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72 of 74 people found the following review helpful
5.0 out of 5 stars Do Not Overlook
The Shining was the most scared I have ever been reading a book. This book didn't repeat that level of terror for me. However, I was seven years old when I read the original and the magic and terror of childhood can't ever be completely recaptured. This book was as great a sequel as could ever have been expected to follow up a story that holds that important of a position...
Published 3 months ago by Candy Cane

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15 of 17 people found the following review helpful
3.0 out of 5 stars Doctor Sleep
I give this book 3.5 stars.

When I was younger I was addicted to Stephen King books, and devoured 'The Shining', loving every page of it.

Before reading 'Doctor Sleep' I decided to re-read 'The Shining'. One, to recap on what happened, and two, to make sure my memories of it were realistic (I've found over time my thoughts on books change). It was...
Published 8 months ago by Jaycey


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72 of 74 people found the following review helpful
5.0 out of 5 stars Do Not Overlook, 9 April 2014
By 
Mandy Payne "Is it just me?" (Palm Harbor, Florida) - See all my reviews
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The Shining was the most scared I have ever been reading a book. This book didn't repeat that level of terror for me. However, I was seven years old when I read the original and the magic and terror of childhood can't ever be completely recaptured. This book was as great a sequel as could ever have been expected to follow up a story that holds that important of a position in our collective pasts.

Don't read this book if all you want is to return to The Overlook Hotel and crazy JackTorrence. Neither are revived except as a reference and recap of Danny Torrence's history. The Overlook Hotel blew up and Jack Torrence died. There are echoes from that past, redrum and others, but this isn't as much of a sequel as it is a new story starring old characters.

King briefly updates us on what happened to little Danny and his mother Wendy, as well as the old cook who shared the shine with Danny. That update was pretty d--- scary in and of itself. I won't give it away, but some re-visitations were made.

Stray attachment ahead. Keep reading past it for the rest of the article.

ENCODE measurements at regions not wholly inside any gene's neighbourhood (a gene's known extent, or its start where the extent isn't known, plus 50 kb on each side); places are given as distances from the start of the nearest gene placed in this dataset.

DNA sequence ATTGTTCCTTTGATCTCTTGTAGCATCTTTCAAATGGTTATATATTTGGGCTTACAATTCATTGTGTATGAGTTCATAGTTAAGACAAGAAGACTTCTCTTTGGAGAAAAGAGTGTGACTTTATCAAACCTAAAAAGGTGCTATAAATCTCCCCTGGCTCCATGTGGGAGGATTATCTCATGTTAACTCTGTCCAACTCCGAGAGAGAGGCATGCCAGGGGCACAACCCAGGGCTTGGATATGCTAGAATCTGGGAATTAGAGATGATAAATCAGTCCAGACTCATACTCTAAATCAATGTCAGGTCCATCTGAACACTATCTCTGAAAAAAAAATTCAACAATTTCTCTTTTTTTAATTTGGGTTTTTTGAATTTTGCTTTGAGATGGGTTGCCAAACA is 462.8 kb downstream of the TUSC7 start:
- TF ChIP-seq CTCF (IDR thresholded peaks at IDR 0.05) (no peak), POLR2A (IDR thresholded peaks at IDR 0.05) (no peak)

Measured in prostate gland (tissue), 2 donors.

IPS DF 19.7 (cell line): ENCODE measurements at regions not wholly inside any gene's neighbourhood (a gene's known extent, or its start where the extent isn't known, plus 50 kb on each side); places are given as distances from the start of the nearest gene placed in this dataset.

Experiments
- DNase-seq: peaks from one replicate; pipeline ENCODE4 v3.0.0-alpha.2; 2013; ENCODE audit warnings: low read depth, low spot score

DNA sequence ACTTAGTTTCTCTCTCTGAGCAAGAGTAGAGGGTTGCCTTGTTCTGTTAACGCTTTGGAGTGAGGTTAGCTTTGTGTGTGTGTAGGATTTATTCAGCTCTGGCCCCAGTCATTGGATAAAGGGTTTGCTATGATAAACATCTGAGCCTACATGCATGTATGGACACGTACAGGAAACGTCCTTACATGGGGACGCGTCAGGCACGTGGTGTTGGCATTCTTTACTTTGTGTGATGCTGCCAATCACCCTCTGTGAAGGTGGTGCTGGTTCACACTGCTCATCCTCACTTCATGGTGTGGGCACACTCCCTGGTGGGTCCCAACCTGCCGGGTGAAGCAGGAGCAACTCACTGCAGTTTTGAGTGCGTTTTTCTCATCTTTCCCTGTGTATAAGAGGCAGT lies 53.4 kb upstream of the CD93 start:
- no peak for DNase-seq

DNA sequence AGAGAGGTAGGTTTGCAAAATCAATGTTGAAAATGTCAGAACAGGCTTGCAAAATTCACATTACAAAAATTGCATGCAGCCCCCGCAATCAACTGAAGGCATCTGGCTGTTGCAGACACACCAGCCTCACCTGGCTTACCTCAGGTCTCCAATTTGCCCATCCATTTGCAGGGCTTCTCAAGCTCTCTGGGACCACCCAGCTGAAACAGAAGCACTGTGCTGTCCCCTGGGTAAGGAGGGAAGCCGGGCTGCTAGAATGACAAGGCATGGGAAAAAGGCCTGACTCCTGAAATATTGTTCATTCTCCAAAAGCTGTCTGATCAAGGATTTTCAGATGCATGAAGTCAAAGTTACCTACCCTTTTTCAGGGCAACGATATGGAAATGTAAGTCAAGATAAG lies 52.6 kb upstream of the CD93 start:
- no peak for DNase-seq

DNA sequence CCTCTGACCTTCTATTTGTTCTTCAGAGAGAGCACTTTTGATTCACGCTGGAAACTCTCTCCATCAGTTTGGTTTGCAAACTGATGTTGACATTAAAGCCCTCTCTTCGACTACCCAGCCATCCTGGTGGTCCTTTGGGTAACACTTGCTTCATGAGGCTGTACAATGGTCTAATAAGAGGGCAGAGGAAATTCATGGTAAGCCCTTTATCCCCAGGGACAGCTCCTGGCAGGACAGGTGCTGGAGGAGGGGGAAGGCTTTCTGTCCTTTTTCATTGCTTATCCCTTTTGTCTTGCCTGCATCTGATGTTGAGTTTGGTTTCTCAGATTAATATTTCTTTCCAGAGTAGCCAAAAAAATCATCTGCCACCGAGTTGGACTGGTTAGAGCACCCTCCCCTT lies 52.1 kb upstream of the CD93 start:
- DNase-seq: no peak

In Danny's adulthood the story becomes less insanely crazy/scary than the first book. However, King's storytelling and ability to scare are still powerfully strong. This is a different tale completely than The Shining, with only a little overlap. Don't expect to experience that same level of terror and you won't be disappointed.

There was also a very human side of this story. Death and dying, the fight for sobriety, basically the life of an adult child of an abusive alcoholic -- who also happens to be able to read minds, see the future and communicate telepathically.

I listened to this book on Audible. The narrator did an excellent job although he was a tiny bit breathy. The reader, who in this case you must know for 18.5 hours, in an audio version is almost as important as the story. This narrator did a fairly good job of adding to the suspense of this book. The audio version won't disappoint.
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81 of 89 people found the following review helpful
4.0 out of 5 stars An absolute joy for any 'constant reader', 3 Oct 2013
By 
V. Thorington "bookworm" (wiltshire) - See all my reviews
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I don't tend to review every single book I read otherwise Amazon would probably ban me for over-use, however when I come across a really bad or a really good book, I like to have my say about it and this book most definitely falls into the latter category.

I should start by explaining that I adore The Shining, it wasn't the first King book I read as a teenager but it was the one that stuck with me, so much so, that I make it a point to re-read my battered paperback copy of it at least once a year, it's hard to pick a favourite King book but this one would be in my top three for sure. So when I heard the news that a sequel was to be written I awaited its release with much anticipation but also quite a mix of nerves too......what if it was an awful book? what if (god forbid) it completely ruined The Shining for me? So, I pre-ordered Dr Sleep with much trepidation, but I was also very excited by the thought of an update on Danny, Dick and Wendy.

And so onto the book itself, I remember reading a critics review of the book who said that it was an 'emotional roller-coaster ride' and boy they weren't wrong. The first section of the book deals with getting us back up to speed with Danny, Dick and Wendy and that part of the book was like putting on an old pair of comfy slippers for me, I loved it, one of my favourite parts of The Shining is the relationship between Danny and Dick and to revisit that was quite lovely.

Shortly after that, we start to read about Dan (as he is now known) as an adult and without spoiling it, this part was a very difficult read not because it was badly written but just because of how much I love Danny Torrance as a character, to see him go through something so difficult was hard to read. So hard I almost stopped reading the book but I pushed past my emotional connection to Danny as he was and continued.